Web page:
Was there any way to write the story I wanted to tell without recapitulating all the grotesque abuses of non-white, non-Western people inherent in the traditional explorer trope? It’s been argued that writing anti-war military fiction is a contradiction of terms (though I’d counter with All Quiet on the Western Front and Catch-22 in a heartbeat); in the same way, even works of explorer fiction that highlight the monstrosity of the whole Western enterprise, like Joseph Conrad’s Heart of Darkness, still reinforce a profound number of racist and otherwise self-entitled cultural views.[2]

So I put the story aside for many months, until I read a work of alternate history that made me realize discomfort was not only necessary, but central to the writing of “For Fear of Little Men.” I won’t name the published story; these days, I am trying very hard to avoid fixating on the deficiencies in any writing but my own. However, I will say that, in reading the story, I was reminded why I dislike most revisionist SF&F histories: When an author appropriates the niftier elements of a given historical period, then rejiggers surrounding social elements to be more egalitarian, less classist, less sexist, less racist, the work itself ceases, for me, to be an interesting exploration of that historical context. You might as well write about old-timey revivalism in the present–which would, I suspect, offer a more thought-provoking exercise than the historical revisionist variant.

This kind of writing, I must emphasize, is very different from writing historical fiction from the vantage point of lesser-known participants–female persons, non-white-persons, differently abled persons, cash-poor citizens–or writing alt-histories that keep major cultural issues at the fore. Damned good work has come from both veins of historical fiction (e.g. Nicola Griffith’s Hild, Kim Stanley Robinson’s The Years of Rice and Salt, Michael Chabon’s The Yiddish Policemen’s Union, Keith Roberts’ “The Lady Margaret”) precisely because such writers are fleshing out our understanding of humanity with all its warts left in.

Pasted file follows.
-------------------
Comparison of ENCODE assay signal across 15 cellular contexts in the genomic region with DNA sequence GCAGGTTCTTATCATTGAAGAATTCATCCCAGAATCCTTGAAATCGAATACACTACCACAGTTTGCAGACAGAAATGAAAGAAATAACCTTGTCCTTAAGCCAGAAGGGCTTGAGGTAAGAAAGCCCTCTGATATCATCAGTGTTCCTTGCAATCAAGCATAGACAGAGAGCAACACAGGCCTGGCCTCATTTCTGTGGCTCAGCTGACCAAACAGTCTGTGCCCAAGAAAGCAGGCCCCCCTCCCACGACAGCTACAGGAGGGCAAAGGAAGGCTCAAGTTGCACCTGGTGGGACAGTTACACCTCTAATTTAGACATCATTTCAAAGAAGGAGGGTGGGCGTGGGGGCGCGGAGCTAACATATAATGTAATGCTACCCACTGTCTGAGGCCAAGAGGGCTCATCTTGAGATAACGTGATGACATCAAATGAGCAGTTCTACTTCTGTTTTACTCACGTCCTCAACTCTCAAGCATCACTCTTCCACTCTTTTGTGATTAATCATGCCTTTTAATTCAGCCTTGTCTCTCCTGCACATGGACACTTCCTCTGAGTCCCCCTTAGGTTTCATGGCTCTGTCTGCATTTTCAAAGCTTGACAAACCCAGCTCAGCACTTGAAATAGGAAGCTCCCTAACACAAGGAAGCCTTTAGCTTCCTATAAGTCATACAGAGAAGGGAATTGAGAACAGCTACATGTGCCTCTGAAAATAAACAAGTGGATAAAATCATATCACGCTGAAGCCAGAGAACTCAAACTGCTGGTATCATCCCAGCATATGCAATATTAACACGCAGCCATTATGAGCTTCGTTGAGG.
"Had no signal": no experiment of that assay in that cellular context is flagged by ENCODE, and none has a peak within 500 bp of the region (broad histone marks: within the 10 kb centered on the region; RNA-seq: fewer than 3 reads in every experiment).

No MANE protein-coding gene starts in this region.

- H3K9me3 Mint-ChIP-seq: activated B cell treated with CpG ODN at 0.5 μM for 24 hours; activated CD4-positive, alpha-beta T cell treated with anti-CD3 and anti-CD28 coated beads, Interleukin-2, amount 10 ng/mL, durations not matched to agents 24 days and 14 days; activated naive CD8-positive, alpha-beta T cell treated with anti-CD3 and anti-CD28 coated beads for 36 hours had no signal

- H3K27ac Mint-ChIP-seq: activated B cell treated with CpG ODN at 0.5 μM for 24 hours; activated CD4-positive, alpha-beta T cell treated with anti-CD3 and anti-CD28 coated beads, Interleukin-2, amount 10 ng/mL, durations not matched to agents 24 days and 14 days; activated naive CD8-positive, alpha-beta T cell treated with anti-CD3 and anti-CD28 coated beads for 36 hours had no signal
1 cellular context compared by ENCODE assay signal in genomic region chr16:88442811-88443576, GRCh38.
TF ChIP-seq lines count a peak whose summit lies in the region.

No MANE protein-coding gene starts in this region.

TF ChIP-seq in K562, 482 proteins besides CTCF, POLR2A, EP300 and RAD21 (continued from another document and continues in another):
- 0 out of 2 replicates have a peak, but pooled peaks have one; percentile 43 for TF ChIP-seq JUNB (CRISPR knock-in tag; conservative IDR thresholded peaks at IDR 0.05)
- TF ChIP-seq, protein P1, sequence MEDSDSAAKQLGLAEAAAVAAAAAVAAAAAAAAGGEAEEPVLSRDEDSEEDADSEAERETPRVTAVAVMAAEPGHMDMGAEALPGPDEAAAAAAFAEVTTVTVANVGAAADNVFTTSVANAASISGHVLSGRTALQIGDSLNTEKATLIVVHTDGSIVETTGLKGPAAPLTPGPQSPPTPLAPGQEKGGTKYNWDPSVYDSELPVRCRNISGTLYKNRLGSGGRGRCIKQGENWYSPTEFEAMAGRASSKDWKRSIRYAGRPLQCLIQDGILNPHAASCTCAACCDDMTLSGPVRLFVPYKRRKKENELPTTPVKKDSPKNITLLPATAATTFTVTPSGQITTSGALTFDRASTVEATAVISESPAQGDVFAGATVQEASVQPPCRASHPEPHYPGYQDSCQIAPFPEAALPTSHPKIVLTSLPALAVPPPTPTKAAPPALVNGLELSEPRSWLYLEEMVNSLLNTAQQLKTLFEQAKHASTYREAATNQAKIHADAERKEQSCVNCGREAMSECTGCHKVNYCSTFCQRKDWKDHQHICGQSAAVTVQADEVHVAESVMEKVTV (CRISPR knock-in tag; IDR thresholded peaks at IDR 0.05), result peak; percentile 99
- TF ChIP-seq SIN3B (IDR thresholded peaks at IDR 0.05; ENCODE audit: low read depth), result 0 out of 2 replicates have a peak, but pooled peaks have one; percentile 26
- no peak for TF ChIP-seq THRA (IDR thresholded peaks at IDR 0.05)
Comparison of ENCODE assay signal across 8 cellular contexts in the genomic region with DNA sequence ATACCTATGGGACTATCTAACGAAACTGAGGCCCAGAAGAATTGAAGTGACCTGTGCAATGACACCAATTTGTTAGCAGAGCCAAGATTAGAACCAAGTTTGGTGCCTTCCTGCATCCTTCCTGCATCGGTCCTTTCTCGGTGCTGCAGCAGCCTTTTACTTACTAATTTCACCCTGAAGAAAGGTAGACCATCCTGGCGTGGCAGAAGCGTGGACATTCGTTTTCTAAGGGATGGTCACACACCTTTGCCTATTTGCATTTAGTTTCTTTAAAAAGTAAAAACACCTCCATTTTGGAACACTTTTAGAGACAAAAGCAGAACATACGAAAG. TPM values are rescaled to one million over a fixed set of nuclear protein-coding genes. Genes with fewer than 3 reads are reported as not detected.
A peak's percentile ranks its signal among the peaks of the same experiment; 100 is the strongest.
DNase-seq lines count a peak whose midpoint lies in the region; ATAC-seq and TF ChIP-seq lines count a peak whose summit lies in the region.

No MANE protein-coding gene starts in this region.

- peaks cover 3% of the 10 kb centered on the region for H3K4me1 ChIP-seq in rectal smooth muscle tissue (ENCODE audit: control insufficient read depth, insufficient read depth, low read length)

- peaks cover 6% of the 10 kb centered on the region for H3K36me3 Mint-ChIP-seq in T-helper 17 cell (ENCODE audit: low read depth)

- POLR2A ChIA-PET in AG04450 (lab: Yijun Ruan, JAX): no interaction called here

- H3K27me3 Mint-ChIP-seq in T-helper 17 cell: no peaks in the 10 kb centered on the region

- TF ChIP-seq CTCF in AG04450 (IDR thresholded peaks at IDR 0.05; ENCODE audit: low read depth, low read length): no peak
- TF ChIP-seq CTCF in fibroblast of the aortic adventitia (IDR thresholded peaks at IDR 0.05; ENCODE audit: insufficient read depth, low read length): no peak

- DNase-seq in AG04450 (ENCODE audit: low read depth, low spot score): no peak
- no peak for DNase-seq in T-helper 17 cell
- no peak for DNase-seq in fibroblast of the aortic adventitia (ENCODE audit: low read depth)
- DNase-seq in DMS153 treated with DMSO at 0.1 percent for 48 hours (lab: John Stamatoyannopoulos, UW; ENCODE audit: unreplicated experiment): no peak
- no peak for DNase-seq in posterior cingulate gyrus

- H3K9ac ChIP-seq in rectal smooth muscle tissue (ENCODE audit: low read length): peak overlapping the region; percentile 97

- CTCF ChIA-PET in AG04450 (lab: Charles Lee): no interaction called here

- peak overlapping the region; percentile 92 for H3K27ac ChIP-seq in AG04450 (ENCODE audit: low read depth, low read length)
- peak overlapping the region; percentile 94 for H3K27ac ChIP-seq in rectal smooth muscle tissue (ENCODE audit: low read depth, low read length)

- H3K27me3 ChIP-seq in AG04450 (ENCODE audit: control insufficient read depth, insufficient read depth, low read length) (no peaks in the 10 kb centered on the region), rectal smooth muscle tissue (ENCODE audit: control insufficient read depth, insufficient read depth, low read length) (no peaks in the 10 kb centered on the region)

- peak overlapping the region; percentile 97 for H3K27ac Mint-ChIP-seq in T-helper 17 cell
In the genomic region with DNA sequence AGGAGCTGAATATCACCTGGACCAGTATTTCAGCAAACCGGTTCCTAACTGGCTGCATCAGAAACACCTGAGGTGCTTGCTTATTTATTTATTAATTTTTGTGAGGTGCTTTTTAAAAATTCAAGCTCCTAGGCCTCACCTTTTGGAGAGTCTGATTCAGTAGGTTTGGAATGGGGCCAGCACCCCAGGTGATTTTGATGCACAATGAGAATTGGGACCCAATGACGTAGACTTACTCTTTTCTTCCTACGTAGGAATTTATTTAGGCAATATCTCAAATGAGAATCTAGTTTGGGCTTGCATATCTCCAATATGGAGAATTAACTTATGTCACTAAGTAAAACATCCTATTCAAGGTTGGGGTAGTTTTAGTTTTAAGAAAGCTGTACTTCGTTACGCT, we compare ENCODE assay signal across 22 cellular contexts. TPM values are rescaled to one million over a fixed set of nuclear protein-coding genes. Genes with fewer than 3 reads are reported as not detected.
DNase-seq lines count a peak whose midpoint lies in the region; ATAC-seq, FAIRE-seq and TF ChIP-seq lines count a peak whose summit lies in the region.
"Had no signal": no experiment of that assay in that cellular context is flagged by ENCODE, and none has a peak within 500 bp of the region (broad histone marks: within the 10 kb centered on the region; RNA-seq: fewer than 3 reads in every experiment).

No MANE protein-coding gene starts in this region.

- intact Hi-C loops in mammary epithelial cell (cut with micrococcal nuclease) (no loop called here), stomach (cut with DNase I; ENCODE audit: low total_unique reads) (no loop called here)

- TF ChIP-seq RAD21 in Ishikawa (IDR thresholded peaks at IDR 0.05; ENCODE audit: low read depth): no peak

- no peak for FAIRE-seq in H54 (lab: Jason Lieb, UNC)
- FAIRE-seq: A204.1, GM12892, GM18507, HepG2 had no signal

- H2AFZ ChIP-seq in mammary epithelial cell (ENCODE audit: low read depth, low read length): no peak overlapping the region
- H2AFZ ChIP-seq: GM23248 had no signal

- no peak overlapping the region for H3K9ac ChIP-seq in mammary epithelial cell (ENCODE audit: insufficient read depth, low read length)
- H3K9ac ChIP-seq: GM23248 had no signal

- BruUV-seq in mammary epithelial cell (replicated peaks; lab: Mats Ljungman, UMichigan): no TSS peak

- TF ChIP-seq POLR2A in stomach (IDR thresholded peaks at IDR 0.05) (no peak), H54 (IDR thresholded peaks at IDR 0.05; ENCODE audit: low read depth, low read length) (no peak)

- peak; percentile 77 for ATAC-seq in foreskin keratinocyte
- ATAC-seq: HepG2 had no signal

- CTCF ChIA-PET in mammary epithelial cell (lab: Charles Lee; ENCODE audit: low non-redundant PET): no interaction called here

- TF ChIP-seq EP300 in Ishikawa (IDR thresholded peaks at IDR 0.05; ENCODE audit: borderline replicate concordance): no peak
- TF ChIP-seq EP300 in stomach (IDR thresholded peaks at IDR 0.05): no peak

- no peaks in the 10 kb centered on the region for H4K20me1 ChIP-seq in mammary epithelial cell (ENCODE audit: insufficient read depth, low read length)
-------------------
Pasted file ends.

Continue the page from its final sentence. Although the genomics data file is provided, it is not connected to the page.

The story I wrote is epistolary–had to be epistolary–so that the racism of both protagonists, two cultural anthropologists on the hunt for fairies, would be self-incriminating, as opposed to imposed by a lecturing 21st-century narrator. One protagonist is overtly racist, the other a “polite” racist, and both, by virtue of their scholastic context, are also the products of cultural and institutional racism. This self-incrimination is important because one of the protagonists is also a marginalized figure–a female person in academia–but as history plainly reports, it’s possible to be marginalized and to marginalize in turn, and I’m not going to pretend that, by virtue of being female, any protagonist becomes a bastion of enlightenment in all regards.

As with the aliens story, though, my choice of protagonists made it super tricky to write in a way that maintained character biases and authorial biases. For example, I made damned sure that each indigenous group appropriated by my narrators was named explicitly, so readers could go off to learn more about these peoples past and present from other sources, but because the story is told through two diaries, as read by the anthropologists’ supervisor months later, the vantage point of the indigenous guide still gets sidelined. And maybe that’s because, ultimately, this is a story about Western culture confronting the depths of its own monstrosity, worse than that of any fantastical creature we could possibly dream up–but maybe it’s also a fatal flaw in the tale.

Again, SF&F journal editors will decide whether these two stories succeed as stories. What remains for me to ascertain, at this juncture, is the range of my own preoccupations, for a few reasons: